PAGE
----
'Politics hampers fashion in Pakistan'
Pakistan needs stability and security. Let there be no bomb attack for a year and Insha Allah we will have fashion week then, says Pakistani fashion editor Aamna Isani.fashion and trends Updated: Nov 03, 2009 18:52 IST
Colour, fabrics, freedom, everything about this city fascinated Pakistani fashion editor Aamna Isani who was here on her maiden India trip to cover HDIL India Couture Week. Her country, in contrast, "has talented designers but the bad political scenario doesn't allow them to flourish", she said.
"This city has so much life. There is so much for the common man -- you have coffee shops, malls, multiplexes - something we miss back home. Here you don't have to think twice before coming out. You can roam around at any time of the day. It is a mass-friendly place," Isani, who works as fashion editor with The News, told IANS.
"Unlike Pakistan where one has to think twice before going out for a walk because life is so unpredictable there. We have so much of talent there, but unfortunately bad political scenario has taken us nowhere," added the Karachi-based editor.
Talking about the fashion scene in Pakistan, Isani said the market was very limited.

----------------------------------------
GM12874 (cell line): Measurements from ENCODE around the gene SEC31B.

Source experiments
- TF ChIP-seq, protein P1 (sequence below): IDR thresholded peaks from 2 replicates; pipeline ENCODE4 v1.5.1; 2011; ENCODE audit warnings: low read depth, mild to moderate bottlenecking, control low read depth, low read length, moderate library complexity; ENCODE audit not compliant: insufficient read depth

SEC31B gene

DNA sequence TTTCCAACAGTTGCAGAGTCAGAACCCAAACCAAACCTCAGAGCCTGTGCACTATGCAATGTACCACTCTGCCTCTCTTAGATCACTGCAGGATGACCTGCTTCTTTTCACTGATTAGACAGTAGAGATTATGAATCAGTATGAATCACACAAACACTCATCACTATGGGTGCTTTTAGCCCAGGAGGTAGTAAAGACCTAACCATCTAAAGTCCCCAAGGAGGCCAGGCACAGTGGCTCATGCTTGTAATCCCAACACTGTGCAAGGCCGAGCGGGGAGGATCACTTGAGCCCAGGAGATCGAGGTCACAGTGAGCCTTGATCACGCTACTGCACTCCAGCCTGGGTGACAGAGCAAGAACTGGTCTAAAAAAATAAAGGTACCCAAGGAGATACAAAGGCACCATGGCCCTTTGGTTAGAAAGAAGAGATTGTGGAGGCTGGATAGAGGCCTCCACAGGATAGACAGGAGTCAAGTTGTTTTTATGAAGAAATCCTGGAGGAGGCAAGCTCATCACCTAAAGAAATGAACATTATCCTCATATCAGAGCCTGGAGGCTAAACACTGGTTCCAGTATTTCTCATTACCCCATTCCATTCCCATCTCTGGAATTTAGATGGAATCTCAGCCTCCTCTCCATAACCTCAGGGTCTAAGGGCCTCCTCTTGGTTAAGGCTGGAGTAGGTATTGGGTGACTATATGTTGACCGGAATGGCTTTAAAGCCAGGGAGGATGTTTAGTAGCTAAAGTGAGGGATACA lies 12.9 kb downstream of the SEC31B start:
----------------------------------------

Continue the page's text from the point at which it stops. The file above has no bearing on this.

"There is no middle class in Pakistan which means that most of the designer clothes are purchased by extremely rich people. Usually working women can afford designer clothes. These women are educated and travel a lot and understand fashion.
"There is another rich class that we have in Pakistan -- begums who have money as well as time. But they prefer local darzis (tailors). They go to a darzi with a piece of cloth and get their dresses stitched. The darzis who design for these begums are known as 'Darzigners'," quipped Isani.
"Interestingly, we have a huge pret wear market for men. Men are more fashion conscious -- they go out and shop for readymade garments, far more than the women in Pakistan," she added.
Isani felt that when it came to experimenting with colours, Pakistani designers had a long way to go.
"Indian designers have found their comfort zone with colours whereas in Pakistan designers stick to more subdued colours like creams and whites. So, for me to witness such a range of colours is a very fascinating experience in itself," she said.
Isani termed HDIL India Couture Week high on Bollywood. "Fashion in India is very Bollywood-driven. People love to ape their favourite stars and they also love to see their favourite stars on the ramp. But I can't blame them because we are also crazy about Bollywood."
So when will there be a fashion week in Pakistan?
"Pakistan needs stability and security. Let there be no bomb attack for a year and Insha Allah we will have fashion week then," Isani said.